HOME is where the heart is, and when Denise Deegan’s father, Paddy, died two years ago, Denise fled to the childhood haven where she spent happy times in the halcyon days of summer.
“In April two years ago, when my dad died and the pressure felt immense, I bolted to Skibbereen where a very good friend of mine took me in for a few days,” says Denise, who grew up in Kilcoolishal and went to school in St Angela’s.
“Just watching the waves on a deserted in Barleycove beach for hour upon hour brought amazing peace.”
Denise’s new novel, Season Of Second Chances, is set in the imaginary West Cork village of Killrowan.
A new doctor, Grace, comes to town after a tragic situation in her life. At first, she isn’t accepted, the familiar established doctor being the first port of call for Killrowan natives.
But when things take a sinister turn in Killrowan, Grace first comes to the rescue and then emerges as a hero.
“The Killrowan community is like an All Creatures Great And Small scenario or a more modern comparison, Call The Midwife,” says Denise, who writes under her pen name, Aimee Alexander, a combination of her children’s names.
A good book always features a hero.
“The book is about Grace finding herself and finding her inner strength that eventually sustains her,” says Denise.
“She finds the solution to her angst within herself.”
Denise’s familiarity with, and her affinity for West Cork is obvious in the finely constructed lines of the book.
Season Of Second Chances is a riveting read full of imagination, drama, and incident.
Is there a love interest?
“There is a potential love interest,” says Denise, smiling, not willing to divulge any spoiler.
She and her family have a love affair with West Cork. Denise’s grandmother, Anne Coughlan, was from Durrus.
Denise and her family live in Clonskeagh in Dublin and, like many others during lockdown, they couldn’t travel to West Cork.
“On dad’s anniversary this year, with the country on lockdown, I couldn’t be in West Cork,” says Denise.
She was removed from her loved ones too.
“None of us could be there,” says Denise. “I couldn’t be with my mum either,”
That was hard.
“Mum had no one to hug, no one to touch, no one to even see,” says Denise.
“She had been cocooning for five weeks. When I phoned her, she couldn’t speak such was the loneliness.”
Denise’s mother, Mary Egar, is a resident othe f Little Sisters of the Poor, Holy Family Residence, Dublin.
Denise is her mother’s real-life hero.
“I started to put together a package for her. Goodies, novel to read, notelets and stamps so she could write to her friends,” says Denise.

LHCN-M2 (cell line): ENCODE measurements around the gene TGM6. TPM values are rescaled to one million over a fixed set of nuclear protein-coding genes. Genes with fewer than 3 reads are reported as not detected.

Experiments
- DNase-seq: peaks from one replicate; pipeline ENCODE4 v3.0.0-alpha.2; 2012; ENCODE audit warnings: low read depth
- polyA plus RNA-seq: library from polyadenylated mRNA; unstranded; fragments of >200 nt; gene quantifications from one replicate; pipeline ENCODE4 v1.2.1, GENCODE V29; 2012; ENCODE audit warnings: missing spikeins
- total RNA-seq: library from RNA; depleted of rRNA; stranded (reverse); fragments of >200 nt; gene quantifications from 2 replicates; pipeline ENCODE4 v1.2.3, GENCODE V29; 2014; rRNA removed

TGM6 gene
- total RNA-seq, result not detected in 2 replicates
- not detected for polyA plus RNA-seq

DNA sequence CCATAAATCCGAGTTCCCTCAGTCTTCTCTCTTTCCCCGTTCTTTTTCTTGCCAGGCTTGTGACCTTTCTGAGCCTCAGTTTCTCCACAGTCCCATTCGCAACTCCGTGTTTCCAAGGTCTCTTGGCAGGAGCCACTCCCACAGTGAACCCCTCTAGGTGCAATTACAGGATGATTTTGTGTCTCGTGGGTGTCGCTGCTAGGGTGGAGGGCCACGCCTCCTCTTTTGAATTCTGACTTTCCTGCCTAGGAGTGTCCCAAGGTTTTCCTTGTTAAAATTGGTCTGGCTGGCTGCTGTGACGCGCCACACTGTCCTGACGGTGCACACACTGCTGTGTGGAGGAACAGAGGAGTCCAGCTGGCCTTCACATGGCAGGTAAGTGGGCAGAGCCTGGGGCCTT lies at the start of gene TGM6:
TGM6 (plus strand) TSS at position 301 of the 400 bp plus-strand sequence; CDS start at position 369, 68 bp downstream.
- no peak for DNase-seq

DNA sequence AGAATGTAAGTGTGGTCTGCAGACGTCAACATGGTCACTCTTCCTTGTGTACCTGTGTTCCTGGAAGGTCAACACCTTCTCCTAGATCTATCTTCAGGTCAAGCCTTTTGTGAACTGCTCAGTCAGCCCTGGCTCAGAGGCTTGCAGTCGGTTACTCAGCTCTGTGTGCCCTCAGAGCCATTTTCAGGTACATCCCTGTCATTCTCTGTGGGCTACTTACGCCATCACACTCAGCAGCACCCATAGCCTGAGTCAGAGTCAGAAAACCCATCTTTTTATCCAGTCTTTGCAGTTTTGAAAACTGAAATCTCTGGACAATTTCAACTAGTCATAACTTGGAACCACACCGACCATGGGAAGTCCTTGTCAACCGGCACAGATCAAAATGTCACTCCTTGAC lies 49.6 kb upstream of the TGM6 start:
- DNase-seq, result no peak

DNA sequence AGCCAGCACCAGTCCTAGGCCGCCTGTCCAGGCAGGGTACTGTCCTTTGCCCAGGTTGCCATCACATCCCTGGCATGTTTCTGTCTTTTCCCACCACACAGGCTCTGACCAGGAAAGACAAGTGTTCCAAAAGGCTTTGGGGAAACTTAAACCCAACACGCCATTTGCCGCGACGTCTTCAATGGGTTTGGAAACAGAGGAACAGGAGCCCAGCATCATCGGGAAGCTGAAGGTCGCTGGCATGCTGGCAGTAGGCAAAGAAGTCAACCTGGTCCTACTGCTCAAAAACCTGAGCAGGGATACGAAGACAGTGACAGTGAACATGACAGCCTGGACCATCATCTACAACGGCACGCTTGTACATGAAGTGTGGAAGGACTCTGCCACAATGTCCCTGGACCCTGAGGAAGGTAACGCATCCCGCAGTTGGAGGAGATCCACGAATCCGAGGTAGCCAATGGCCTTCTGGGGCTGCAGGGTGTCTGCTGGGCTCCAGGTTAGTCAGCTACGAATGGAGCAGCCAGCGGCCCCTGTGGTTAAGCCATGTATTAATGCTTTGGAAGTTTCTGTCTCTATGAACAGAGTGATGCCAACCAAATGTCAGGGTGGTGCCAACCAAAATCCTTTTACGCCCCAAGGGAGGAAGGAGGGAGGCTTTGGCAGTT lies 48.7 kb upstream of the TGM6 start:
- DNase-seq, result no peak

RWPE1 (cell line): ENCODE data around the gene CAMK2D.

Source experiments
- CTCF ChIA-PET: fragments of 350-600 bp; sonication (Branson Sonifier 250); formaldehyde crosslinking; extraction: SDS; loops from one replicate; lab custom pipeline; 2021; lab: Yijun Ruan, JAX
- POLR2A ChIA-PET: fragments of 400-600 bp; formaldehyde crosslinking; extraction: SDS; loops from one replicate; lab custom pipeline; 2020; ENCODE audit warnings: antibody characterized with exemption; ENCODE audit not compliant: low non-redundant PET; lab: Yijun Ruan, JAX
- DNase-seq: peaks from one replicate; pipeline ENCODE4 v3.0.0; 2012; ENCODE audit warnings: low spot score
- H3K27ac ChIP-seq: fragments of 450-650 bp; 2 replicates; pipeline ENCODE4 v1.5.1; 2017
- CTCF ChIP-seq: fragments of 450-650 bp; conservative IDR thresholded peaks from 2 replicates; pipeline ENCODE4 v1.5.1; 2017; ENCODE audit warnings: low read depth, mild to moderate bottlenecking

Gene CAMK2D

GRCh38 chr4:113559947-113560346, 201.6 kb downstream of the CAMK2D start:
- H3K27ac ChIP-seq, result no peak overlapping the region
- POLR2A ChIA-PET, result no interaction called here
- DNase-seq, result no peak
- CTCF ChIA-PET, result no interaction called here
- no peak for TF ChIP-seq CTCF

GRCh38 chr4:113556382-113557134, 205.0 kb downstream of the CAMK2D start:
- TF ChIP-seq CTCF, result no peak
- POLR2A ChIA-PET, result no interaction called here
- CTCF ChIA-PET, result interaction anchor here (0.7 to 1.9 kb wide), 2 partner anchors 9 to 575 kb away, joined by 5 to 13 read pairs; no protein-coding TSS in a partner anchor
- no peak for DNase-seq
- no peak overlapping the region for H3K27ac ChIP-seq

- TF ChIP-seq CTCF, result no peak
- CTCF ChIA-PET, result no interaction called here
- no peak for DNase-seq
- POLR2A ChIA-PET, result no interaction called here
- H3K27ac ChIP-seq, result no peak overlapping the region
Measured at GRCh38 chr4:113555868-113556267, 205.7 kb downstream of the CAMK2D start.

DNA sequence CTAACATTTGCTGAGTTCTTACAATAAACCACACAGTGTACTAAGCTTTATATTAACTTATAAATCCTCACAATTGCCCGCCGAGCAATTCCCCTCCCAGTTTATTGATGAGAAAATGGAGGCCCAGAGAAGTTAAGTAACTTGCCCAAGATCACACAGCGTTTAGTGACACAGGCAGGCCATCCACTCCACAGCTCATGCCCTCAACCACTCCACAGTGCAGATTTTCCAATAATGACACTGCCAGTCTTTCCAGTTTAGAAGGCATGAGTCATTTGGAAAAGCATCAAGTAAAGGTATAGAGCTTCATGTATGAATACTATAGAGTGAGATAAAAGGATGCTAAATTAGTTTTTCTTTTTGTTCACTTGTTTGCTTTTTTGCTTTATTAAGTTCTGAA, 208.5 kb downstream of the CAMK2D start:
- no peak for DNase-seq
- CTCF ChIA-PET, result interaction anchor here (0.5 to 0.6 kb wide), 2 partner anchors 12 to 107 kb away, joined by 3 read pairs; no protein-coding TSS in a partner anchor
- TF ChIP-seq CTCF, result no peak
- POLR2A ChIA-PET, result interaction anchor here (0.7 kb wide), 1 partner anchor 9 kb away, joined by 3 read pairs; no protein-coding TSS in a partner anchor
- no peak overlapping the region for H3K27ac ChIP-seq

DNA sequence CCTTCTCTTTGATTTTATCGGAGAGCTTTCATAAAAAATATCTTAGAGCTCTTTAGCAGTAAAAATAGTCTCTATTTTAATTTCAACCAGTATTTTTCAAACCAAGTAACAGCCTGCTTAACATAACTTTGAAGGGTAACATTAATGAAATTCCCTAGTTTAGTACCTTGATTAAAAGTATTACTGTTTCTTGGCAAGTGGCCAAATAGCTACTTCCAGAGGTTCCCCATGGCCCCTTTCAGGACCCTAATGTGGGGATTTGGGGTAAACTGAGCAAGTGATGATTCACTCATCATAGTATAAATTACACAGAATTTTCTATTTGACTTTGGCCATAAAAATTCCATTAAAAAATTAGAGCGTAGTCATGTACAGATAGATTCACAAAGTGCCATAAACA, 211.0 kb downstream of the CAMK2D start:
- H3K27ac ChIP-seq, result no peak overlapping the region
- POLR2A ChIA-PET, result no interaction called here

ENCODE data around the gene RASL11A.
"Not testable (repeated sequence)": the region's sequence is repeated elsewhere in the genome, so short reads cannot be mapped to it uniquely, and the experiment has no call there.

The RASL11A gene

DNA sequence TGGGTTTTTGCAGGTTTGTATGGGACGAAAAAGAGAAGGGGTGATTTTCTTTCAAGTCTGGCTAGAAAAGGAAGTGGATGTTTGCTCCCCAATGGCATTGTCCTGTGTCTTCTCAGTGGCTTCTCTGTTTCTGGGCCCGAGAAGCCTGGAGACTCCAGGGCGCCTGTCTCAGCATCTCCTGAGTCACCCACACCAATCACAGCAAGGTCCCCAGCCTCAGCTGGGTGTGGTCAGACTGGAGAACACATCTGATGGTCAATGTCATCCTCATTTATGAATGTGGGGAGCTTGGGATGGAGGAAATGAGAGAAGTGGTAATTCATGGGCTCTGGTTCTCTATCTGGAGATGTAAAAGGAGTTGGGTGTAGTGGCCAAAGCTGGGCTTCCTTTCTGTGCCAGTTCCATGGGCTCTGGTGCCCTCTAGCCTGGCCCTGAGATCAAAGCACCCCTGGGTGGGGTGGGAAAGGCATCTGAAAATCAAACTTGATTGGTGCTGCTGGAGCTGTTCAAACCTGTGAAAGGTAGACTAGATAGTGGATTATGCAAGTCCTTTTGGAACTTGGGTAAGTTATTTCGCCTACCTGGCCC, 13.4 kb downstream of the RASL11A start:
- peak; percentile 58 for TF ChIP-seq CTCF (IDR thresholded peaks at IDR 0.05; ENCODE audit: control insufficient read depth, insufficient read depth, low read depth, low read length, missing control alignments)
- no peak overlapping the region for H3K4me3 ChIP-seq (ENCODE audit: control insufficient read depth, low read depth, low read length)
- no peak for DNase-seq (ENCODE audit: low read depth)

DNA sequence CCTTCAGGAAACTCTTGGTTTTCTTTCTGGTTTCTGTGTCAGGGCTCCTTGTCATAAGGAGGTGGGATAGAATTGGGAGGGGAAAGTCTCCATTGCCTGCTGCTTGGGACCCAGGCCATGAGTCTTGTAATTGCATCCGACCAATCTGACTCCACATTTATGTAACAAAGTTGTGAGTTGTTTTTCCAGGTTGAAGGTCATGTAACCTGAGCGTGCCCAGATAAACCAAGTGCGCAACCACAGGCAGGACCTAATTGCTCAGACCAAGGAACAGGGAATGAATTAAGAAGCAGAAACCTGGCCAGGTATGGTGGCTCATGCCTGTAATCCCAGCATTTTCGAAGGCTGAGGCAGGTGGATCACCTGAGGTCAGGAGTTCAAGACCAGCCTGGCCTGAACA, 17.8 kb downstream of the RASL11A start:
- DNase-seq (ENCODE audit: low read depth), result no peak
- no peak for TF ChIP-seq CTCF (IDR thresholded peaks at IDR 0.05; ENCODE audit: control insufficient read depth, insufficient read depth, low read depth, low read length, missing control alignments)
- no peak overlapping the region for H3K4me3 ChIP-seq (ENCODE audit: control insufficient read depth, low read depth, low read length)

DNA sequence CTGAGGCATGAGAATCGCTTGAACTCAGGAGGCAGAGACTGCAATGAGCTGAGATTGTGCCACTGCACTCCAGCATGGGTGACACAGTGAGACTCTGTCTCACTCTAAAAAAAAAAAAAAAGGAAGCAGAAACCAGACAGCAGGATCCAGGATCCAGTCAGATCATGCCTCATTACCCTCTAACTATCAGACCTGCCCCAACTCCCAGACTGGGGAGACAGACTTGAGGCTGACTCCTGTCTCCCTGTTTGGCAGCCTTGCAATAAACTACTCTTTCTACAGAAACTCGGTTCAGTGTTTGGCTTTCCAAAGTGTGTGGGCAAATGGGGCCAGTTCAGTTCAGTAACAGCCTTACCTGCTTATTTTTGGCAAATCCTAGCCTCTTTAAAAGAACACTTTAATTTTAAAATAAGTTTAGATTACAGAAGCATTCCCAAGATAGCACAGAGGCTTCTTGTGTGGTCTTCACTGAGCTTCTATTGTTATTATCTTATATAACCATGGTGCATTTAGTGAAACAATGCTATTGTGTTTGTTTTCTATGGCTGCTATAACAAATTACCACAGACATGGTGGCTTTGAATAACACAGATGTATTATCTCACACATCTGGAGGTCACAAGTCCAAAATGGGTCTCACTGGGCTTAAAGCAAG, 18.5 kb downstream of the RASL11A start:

She also used her active writer’s imagination to cheer up her mother, who was cocooning and dwelling on the second anniversary of her husband’s death.
“Bizarrely, I sent her in a mango!” Denise says, laughing.
Then, just like in the best fairy stories, something magical happened.
“Mum had been waiting desperately for Season Of Second Chances to be published,” says Denise.
“She asked for ‘developments’ every time we spoke. The book was officially published this month but delivery of paperback copies by Amazon was delayed due to the pandemic.”
“Then, like magic, books arrived just as I needed them, 10 days before the expected delivery date!” says Denise.
She was able to transport her mother to a happy place.
“On the day mum was at her lowest ebb ever, I was able to bring her to West Cork.”
Mary waited at the window for her hero to arrive.
“I couldn’t hand the package to her in person,” says Denise. “I left it at reception, rang her and told her to go to the window.
“She lives on the first floor. Her voice has been weakened by Parkinson’s disease.”
Denise sets the poignant scene.
“It was windy. I couldn’t hear her when she tried to call down.”
Mary senses were honed to her daughter’s voice.
“She could hear me when I called up to her,” says Denise.
Mother and daughter were happy.
“It was so lovely to see her face,” says Denise.
Mary loves revisiting West Cork where her own mother was born and bred.
Reading her daughter’s book;, she can go there any time she likes in her mind’s eye.
“In her mind, mum can go to West Cork any time she likes,” says Denise. “She can stand on the beach in Barleycove with the main character, Grace and watch the waves roll in.
“She can feel the wind in her face, the salt water on her skin.”
She can find her inner strength, just like Grace.
“Mum can go on a journey of recovery, of finding a community, inner strength and new beginnings,” says Denise.
Now that we can travel within Ireland, Denise is looking forward to travelling the familiar road to West Cork, revisiting lovely memories of her youth.
“West Cork is one of my favourite places in the whole world,” says Denise.
She can escape now to her childhood haven. Just like Grace, the beauty, charm, and solace of West Cork will always sustain her.
“There, I can start a sequel to Season Of Second Chances,” says Denise.
“I can become my main character, Grace. I can live her life and always return to West Cork that way.”
And Denise and her loved ones can live happily ever after.
Denise’s new novel, Season Of Second Chances, is written under her pen name, Aimee Alexander and is available on Amazon as both a paperback and ebook.